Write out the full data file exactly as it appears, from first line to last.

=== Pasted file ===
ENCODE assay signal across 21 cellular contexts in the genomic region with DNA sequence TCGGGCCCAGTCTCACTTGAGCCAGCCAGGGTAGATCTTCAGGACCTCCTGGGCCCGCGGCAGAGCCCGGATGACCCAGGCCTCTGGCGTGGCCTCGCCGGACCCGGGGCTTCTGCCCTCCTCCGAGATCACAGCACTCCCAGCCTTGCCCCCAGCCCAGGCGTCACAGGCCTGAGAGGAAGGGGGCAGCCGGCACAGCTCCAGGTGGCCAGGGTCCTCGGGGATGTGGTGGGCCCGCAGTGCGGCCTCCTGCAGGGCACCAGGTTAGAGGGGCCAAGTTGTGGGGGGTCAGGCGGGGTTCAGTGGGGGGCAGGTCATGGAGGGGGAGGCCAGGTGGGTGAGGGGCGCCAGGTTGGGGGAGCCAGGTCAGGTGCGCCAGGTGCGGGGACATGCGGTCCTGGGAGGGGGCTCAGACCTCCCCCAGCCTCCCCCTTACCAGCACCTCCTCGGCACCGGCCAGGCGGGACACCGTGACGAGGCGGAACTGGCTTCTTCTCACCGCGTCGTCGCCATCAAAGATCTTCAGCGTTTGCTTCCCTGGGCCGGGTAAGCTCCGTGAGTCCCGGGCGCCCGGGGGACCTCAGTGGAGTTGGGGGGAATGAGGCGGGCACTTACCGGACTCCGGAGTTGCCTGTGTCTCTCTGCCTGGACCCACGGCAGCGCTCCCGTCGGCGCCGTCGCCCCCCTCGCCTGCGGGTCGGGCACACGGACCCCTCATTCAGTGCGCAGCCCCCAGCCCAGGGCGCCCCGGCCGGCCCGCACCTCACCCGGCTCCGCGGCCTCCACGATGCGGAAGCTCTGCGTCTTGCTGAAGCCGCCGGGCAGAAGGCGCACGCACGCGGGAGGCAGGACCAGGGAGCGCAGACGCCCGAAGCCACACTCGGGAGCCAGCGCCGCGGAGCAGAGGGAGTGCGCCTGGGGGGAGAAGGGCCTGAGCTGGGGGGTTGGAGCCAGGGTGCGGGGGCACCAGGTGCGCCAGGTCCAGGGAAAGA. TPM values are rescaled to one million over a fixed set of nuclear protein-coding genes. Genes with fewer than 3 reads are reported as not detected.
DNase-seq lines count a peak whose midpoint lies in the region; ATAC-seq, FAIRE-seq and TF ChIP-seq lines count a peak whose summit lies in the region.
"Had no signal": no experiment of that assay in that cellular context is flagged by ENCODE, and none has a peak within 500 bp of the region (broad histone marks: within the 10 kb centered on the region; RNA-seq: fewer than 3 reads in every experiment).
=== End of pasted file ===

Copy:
ENCODE assay signal across 21 cellular contexts in the genomic region with DNA sequence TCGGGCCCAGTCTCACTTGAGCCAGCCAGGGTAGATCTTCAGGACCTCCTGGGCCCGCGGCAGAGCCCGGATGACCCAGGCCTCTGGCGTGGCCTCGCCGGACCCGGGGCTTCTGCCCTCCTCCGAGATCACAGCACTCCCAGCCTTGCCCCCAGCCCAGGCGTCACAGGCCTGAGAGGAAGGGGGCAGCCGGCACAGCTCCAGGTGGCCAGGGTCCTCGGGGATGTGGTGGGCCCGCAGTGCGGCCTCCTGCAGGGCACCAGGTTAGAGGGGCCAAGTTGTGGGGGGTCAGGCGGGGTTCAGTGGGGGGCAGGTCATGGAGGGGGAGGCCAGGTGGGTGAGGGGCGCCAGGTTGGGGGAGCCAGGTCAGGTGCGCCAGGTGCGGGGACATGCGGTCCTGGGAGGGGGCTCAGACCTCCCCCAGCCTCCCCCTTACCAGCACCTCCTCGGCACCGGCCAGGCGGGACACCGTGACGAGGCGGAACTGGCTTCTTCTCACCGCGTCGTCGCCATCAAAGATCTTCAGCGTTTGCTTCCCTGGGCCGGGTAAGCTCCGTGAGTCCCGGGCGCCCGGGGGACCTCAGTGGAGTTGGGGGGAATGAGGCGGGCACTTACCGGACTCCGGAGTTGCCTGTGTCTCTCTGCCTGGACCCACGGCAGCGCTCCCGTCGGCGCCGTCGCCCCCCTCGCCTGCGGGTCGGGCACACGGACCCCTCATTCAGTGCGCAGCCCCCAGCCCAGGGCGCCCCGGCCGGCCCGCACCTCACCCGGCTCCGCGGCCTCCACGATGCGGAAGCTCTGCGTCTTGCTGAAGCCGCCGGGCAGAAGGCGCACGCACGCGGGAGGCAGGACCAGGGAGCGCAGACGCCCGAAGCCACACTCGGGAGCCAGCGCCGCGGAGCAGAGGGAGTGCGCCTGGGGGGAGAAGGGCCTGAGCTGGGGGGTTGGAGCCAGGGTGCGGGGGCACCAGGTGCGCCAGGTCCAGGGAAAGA. TPM values are rescaled to one million over a fixed set of nuclear protein-coding genes. Genes with fewer than 3 reads are reported as not detected.
DNase-seq lines count a peak whose midpoint lies in the region; ATAC-seq, FAIRE-seq and TF ChIP-seq lines count a peak whose summit lies in the region.
"Had no signal": no experiment of that assay in that cellular context is flagged by ENCODE, and none has a peak within 500 bp of the region (broad histone marks: within the 10 kb centered on the region; RNA-seq: fewer than 3 reads in every experiment).